(you can use frozen/ ready prepared if you are scared about cooking mussels, but defrost/cook thouroughly according to instructions before adding to the soup and reduce the amount of dry white wine to ¼ pint)

Flat leaf parsley to garnish  (alternatively the feather tips from a fennel bulb add colour and a slightly aniseed flavour that works quite well)

*Rouille is a fish essence that comes in a smooth mustard/light orange coloured paste and can be bought in most UK supermarkets.

This is where the ‘franglais’ element comes in, as the true French recipes use fish stock instead of the rouille and vegetable bouillion.

I find the fish stock just too ‘fishy’! and that the vegetable bouillion and rouille mix gives a lighter more subtle flavour. Plus the rouille has a hint of heat to it, just enough to give a little kick to the soup without being obviously spicy.

 Method

Melt the butter in a large saucepan and gently sauté the shallots for 2-3 minutes until softened, taking cer not to brown.

Add the garlic and cook for a further minute

Remove from the heat and add the corn flour to form a thick paste

Loosen the paste with a tablespoon (2 cuillers de soupe)of stock into a semi liquid paste and blend in the rouille

Using a hand whisk (fouet) add the rest the stock(and the wine if using frozen/ready prepared mussels or mushrooms, if using fresh mussels see below), until the soup is smooth and lump free.

Cover and simmer for around 20 mns, until it has lost its ‘floury’ taste.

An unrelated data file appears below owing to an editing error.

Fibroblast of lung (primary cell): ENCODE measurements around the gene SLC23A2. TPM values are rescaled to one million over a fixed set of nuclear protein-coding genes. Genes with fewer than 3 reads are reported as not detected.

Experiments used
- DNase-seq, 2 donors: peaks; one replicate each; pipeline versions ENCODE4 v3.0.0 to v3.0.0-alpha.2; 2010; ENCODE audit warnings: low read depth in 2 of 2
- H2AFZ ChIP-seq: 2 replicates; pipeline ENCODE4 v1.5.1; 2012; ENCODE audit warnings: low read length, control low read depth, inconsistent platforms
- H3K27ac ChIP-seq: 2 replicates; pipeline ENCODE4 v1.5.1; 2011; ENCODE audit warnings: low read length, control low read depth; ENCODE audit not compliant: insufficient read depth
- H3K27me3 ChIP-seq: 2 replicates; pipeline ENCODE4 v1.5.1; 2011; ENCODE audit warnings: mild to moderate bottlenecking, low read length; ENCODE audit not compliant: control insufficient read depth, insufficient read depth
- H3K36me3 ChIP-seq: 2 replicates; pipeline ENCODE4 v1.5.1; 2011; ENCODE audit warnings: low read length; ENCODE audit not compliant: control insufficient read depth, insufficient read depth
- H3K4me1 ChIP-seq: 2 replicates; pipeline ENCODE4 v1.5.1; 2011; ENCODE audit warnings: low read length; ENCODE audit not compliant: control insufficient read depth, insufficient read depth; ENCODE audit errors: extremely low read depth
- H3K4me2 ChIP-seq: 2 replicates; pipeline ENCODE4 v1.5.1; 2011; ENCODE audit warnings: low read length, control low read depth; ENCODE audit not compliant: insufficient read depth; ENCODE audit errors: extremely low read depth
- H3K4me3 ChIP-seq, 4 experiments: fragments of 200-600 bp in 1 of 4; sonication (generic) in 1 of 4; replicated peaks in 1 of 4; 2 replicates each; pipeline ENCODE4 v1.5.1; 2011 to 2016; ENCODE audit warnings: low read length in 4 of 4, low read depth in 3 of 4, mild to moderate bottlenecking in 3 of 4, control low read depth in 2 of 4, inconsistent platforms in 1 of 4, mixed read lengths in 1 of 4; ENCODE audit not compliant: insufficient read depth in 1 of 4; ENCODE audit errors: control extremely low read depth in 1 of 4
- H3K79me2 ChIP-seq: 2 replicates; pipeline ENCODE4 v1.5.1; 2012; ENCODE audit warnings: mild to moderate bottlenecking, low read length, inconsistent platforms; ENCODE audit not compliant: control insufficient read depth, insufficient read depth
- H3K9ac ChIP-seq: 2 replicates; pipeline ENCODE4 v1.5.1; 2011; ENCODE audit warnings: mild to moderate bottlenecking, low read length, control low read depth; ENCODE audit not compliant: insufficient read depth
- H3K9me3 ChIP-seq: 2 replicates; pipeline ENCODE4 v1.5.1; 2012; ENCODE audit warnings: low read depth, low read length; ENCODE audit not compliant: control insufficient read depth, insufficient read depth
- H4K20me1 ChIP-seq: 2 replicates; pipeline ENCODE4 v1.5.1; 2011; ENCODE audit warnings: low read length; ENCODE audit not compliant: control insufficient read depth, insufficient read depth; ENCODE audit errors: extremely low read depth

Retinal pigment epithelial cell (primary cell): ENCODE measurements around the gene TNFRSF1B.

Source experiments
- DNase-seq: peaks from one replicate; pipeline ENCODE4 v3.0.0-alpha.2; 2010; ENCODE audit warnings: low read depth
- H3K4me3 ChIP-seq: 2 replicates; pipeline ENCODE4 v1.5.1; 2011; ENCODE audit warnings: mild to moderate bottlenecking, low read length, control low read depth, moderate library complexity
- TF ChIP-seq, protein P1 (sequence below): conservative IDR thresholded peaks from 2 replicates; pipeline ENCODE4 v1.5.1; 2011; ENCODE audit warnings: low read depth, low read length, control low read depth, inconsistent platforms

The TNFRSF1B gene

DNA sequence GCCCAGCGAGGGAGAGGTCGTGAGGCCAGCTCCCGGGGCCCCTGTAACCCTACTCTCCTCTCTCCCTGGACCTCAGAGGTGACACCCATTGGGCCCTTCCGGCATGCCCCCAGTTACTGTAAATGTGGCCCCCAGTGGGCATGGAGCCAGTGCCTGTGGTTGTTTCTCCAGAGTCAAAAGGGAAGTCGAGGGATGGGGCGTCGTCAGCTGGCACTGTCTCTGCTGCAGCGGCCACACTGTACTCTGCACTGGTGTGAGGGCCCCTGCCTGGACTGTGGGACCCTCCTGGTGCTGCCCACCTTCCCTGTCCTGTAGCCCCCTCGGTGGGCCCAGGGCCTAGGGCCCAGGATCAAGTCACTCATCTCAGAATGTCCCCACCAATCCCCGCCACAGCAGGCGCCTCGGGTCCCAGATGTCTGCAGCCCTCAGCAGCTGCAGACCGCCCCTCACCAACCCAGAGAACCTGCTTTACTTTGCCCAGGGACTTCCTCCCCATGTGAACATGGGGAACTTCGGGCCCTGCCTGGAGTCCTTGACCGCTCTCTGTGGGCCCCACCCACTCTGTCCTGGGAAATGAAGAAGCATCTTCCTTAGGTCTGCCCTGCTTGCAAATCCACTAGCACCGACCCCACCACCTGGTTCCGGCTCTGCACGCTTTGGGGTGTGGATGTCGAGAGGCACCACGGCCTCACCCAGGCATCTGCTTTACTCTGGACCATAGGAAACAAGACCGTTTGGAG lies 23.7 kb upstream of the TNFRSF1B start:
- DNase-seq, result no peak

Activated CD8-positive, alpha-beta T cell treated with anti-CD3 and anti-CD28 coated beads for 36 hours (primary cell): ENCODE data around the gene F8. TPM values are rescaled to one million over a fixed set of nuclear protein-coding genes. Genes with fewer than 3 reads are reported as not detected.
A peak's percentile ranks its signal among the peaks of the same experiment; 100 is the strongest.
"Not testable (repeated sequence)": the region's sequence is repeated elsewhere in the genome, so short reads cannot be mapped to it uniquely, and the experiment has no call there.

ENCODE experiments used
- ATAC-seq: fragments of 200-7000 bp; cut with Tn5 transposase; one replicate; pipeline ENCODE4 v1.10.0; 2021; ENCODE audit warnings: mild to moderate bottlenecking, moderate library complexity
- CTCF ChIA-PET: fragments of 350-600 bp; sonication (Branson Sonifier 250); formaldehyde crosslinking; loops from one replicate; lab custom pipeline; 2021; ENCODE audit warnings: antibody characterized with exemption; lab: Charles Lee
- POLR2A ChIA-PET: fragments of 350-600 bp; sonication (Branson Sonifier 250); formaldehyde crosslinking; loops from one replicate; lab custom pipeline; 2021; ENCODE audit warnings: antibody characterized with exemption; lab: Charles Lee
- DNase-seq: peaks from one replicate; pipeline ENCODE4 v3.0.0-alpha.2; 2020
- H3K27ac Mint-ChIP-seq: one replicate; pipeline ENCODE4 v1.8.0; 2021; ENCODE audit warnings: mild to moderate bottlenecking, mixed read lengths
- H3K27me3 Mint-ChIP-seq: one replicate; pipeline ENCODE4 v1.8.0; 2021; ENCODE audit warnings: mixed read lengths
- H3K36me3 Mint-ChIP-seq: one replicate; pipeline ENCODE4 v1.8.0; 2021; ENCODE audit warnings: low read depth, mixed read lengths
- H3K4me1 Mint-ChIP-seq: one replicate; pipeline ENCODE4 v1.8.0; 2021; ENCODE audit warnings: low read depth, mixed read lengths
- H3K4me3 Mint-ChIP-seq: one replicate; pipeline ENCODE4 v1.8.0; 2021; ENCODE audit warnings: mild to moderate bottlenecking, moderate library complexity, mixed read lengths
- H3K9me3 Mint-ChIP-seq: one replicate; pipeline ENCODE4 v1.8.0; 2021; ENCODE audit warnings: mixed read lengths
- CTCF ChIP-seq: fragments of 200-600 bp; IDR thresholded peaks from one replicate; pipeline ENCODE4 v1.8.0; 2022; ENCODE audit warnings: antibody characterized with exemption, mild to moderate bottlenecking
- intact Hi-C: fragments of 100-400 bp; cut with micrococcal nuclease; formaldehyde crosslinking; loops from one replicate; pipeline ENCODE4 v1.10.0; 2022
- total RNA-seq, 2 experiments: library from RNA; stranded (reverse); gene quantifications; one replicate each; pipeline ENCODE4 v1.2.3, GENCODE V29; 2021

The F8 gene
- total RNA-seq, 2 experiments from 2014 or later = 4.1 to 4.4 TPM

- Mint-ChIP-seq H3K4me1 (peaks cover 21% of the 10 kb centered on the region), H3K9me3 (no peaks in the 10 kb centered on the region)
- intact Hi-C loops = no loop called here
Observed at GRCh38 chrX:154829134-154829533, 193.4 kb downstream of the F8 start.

Add the saffron and season as required with the salt and pepper

Prepare the mussels (or mushrooms if using as an alternative)

Serve the dish in pre warmed shallow soup bowls and decorate with 6-8 mussels per person and a sprinkle of flat leaved parsley

Serve immediately – sublime………….

Preparing fresh mussels

Rinse the 10-12 mussels per person (to allow for wastage) under running water in a large colander

Bring ¾ pint of dry white wine to the boil in a large saucepan over a high heat.

Add the mussels and cook for around 6 minutes until they are completely open.

Discard any mussels which do not open.

Drain the mussels in a colander, reserving the wine liquid.

Pass the liquid through a fine sieve (passoire) into the soup

When the mussels have cooled a little, remove them from their shells and use immediately.

On  ‘cultural note’ wine is not generally served with soup in France (I suggested a nice crisp Chablis and was frowned upon and told that ‘in the country’ they put a small glass of red wine into soup as we would cream, but do not serve it by the glass!)

Another cultural faux pas that I committed when I first served soup to my French partner, was to serve it with a nice crusty roll – quellehorreur!

By the look on his face, I knew that I had offended his Parisian sensibilities.  When I asked do they not serve bread with soup in France he replied ‘Yes……….in the country’ Meaning that this was a bit ‘provincial’ to say the least!

(more coming up on ‘table manners’ later)